Sunday, October 16, 2011

Ten Vanishing American Restaurant Chains

There is not really much I can add to this story from MSNBC, other than to say that at one time or another I've dined at about seven of the ten restaurants on the list. It's true that all were in trouble even before the economic crisis hit, and not one is really any great loss...other than for those employed there, that is.
There is a school of thought that says the restaurant business is always a good business — people need to eat. A glance at the sales of many of America’s largest restaurant chains over the past decade quickly dispels this myth. Using data provided by food industry research firm Technomic, 24/7 Wall St. has looked at the ten restaurant chains with the greatest decline is sales from 2001 to 2010. In every case, sales have fallen 60 percent or more.

“Many prominent chain restaurant brands have lost ground with sales over the last decade. As many American consumers gravitate toward a more contemporary dining experience and more exciting menu options, traditional restaurant chains are losing relevance,” Darren Tristano, Executive Vice President of Technomic, told 24/7 Wall St. in an e-mail. “Today’s successful restaurant operator is challenged with keeping their menu fresh, their customers’ experience exciting and their concept contemporary.”
There is more detail at the link, but here are the unlucky ten:
1. Bennigan’s Grill & Tavern

2. Ground Round Grill & Bar

3. Bakers Square

4. Damon’s Grill & Sports Bar

5. Don Pablo’s

6. Gloria Jean’s Coffees

7. Big Boy

8. Tony Roma’s

9. Country Kitchen

10. Black Angus Steakhouse


  1. Big Boy. I remember growing up with that resturant as a boy in Michigan. Used to see them in every good-sized town with that familar statue outside. I am sorry to see them go. But not at all surprised. Recently I went thru a city here in Illinois and saw another resturant closed up that had been in business for years and was almost a landmark. All the buffet chain's had finally done them in.

  2. @defshepard - Big Boy is probably the one I have the most fond memories of as well. Early in my career I wasn't earning very much but was on the road quite a bit. Good ol' Big Boy never let me down as far as a filling meal at an affordable price. In fact, when I was still young and thin I used to love their cheesecake. :)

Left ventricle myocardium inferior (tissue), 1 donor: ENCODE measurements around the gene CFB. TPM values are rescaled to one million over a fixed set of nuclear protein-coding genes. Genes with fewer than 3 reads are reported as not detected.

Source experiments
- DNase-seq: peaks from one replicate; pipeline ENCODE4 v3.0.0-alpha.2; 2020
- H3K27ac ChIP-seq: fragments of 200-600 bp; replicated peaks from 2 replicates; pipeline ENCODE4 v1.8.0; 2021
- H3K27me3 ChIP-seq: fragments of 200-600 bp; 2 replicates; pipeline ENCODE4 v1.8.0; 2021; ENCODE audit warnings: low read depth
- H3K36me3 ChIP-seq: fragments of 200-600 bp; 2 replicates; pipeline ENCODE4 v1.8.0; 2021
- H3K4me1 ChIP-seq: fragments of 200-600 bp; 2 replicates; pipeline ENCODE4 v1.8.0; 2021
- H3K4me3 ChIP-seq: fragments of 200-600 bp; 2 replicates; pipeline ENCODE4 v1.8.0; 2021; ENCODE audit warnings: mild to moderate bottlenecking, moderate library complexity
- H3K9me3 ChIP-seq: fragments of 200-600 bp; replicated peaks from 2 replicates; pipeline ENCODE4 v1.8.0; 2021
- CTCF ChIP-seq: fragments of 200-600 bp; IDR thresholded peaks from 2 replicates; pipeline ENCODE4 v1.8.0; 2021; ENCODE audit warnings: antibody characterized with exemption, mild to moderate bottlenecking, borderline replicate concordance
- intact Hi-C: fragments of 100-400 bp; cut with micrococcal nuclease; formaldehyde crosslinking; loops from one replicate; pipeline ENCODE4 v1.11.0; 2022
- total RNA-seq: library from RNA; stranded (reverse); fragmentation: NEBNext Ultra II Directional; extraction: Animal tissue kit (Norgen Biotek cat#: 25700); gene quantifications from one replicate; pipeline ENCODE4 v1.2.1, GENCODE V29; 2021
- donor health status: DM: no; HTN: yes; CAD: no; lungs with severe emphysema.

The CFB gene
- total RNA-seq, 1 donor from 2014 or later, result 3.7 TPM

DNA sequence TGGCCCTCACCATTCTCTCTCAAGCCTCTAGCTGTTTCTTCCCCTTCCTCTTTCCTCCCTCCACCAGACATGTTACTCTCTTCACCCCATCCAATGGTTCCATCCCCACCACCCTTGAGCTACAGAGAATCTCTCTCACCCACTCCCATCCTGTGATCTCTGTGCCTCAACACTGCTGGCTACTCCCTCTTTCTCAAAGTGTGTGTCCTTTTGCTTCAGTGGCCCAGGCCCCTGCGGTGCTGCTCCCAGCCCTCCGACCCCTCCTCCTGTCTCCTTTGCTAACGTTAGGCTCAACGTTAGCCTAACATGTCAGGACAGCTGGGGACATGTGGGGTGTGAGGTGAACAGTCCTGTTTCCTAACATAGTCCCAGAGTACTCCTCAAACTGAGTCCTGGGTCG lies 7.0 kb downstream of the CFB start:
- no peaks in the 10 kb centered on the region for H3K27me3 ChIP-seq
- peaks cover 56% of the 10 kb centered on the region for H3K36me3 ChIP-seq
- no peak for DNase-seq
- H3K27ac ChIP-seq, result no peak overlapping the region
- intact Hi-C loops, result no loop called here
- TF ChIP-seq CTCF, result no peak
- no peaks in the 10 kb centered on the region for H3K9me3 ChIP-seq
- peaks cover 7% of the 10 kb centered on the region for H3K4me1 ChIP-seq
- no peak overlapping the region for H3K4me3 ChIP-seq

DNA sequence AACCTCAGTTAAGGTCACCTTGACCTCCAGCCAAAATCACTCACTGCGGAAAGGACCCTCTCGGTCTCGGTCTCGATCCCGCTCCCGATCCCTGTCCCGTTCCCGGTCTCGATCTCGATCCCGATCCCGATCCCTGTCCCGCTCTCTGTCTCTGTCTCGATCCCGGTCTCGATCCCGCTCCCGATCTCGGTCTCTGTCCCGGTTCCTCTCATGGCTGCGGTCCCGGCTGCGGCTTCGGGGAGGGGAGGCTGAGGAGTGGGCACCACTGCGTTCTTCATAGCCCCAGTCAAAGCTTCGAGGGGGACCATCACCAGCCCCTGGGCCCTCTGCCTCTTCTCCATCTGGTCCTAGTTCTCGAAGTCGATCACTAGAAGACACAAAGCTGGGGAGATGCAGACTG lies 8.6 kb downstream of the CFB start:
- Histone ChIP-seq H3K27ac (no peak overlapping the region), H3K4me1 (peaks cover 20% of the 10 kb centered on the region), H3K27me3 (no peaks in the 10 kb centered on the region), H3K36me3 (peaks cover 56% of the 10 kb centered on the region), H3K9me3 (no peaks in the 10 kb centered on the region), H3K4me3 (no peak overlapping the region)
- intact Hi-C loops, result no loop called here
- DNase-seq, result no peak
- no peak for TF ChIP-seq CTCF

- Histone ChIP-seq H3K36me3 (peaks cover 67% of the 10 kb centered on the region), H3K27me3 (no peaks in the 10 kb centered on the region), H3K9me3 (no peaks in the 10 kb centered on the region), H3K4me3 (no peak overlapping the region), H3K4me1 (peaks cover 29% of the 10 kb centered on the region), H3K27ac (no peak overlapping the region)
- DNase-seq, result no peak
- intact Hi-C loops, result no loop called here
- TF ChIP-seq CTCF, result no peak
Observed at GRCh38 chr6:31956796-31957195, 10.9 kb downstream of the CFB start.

3. As a kid I'd hang out at Big Boy in Palatine, IL. I also fondly remember when Baker's Square (also in Palatine) was Poppin' Fresh :-)

    P.S. - Bill, you've been posting a lot lately and I haven't kept up. Just wanted to express my gratitude for your 'must see video' post regarding globalization and Sir Goldsmith. Sadly, most people don't bother to watch the entire thing though it's well worth watching. I think it's an important vid historically so we can understand where we are today. Thank you!


  4. Yes, when I was young my parents used to treat us children to a Big Boy meal. Their food used to be very good and filling.

  5. Hello Bill, hope you're having a good rest.

    Not really relevant to this post, but I thought this would give you a kick: Canon of St Paul's Cathedral chases away police, not protestors:

    Mariette (London, UK)

  6. “Today’s successful restaurant operator is challenged with keeping their menu fresh, their customers’ experience exciting and their concept contemporary.” - BS, fact is it's only the wealthy who can afford to eat out now, these are mid-priced diners that working-class people used to eat in.

  7. @C0ZMIK_N0MAD - No problem, and that YOU for sending the video. It actually challenged my views Goldsmith, and I'm always up to having my views challenged.